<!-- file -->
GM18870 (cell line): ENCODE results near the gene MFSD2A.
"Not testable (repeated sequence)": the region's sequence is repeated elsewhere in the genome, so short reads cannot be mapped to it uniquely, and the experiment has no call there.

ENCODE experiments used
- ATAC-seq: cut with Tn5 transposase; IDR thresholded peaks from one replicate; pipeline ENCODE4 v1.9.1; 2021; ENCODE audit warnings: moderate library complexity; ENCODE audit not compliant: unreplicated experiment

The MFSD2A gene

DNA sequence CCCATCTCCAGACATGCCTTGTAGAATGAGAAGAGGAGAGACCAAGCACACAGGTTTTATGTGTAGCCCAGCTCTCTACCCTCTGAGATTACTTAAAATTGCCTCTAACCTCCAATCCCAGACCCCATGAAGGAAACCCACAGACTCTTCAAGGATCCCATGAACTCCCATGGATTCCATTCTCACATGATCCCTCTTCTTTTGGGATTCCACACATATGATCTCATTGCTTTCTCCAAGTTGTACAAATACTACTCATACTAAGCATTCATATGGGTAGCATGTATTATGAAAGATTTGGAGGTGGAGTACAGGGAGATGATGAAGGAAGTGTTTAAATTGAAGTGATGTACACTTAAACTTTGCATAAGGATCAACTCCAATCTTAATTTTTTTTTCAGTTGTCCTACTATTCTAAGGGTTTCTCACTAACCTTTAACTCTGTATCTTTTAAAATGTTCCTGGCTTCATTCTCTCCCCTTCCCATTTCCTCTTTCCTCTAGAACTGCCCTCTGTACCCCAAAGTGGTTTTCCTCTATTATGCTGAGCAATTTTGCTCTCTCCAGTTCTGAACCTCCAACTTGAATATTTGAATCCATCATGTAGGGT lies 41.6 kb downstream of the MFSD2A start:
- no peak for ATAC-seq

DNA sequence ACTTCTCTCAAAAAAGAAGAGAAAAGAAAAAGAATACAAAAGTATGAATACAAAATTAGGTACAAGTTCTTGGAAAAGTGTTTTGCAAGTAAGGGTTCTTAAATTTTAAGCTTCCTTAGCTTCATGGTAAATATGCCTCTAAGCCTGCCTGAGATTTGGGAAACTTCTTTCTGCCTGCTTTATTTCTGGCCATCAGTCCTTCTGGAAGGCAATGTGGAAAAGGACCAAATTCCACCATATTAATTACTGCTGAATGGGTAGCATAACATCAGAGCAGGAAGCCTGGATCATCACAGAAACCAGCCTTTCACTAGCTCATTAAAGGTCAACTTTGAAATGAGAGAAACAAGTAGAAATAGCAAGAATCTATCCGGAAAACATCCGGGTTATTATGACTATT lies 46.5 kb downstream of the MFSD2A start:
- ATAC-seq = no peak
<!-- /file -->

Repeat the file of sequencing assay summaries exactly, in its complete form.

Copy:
GM18870 (cell line): ENCODE results near the gene MFSD2A.
"Not testable (repeated sequence)": the region's sequence is repeated elsewhere in the genome, so short reads cannot be mapped to it uniquely, and the experiment has no call there.

ENCODE experiments used
- ATAC-seq: cut with Tn5 transposase; IDR thresholded peaks from one replicate; pipeline ENCODE4 v1.9.1; 2021; ENCODE audit warnings: moderate library complexity; ENCODE audit not compliant: unreplicated experiment

The MFSD2A gene

DNA sequence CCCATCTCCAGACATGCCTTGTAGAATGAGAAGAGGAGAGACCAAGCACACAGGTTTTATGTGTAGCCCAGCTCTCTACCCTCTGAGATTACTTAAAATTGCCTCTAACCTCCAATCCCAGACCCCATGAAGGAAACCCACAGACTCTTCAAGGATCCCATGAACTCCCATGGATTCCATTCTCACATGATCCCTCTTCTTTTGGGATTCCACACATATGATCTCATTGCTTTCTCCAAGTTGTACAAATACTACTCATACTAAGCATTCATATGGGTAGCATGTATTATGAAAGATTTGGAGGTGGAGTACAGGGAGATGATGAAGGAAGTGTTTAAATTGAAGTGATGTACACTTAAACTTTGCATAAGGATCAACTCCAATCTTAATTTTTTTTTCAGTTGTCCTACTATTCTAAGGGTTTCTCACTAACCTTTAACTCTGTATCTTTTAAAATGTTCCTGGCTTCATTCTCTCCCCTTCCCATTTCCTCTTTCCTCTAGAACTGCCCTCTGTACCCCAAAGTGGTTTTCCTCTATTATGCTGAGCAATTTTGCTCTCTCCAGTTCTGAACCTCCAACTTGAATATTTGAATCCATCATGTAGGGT lies 41.6 kb downstream of the MFSD2A start:
- no peak for ATAC-seq

DNA sequence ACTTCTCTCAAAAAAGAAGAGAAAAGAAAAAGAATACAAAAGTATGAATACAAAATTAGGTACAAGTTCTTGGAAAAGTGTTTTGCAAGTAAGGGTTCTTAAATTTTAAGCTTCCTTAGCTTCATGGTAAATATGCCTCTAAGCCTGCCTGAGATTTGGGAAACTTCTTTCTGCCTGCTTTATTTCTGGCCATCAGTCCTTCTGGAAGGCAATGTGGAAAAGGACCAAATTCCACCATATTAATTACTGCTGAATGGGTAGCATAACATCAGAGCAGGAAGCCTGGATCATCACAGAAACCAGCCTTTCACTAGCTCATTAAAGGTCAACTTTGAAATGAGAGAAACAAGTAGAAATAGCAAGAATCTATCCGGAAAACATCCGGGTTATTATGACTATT lies 46.5 kb downstream of the MFSD2A start:
- ATAC-seq = no peak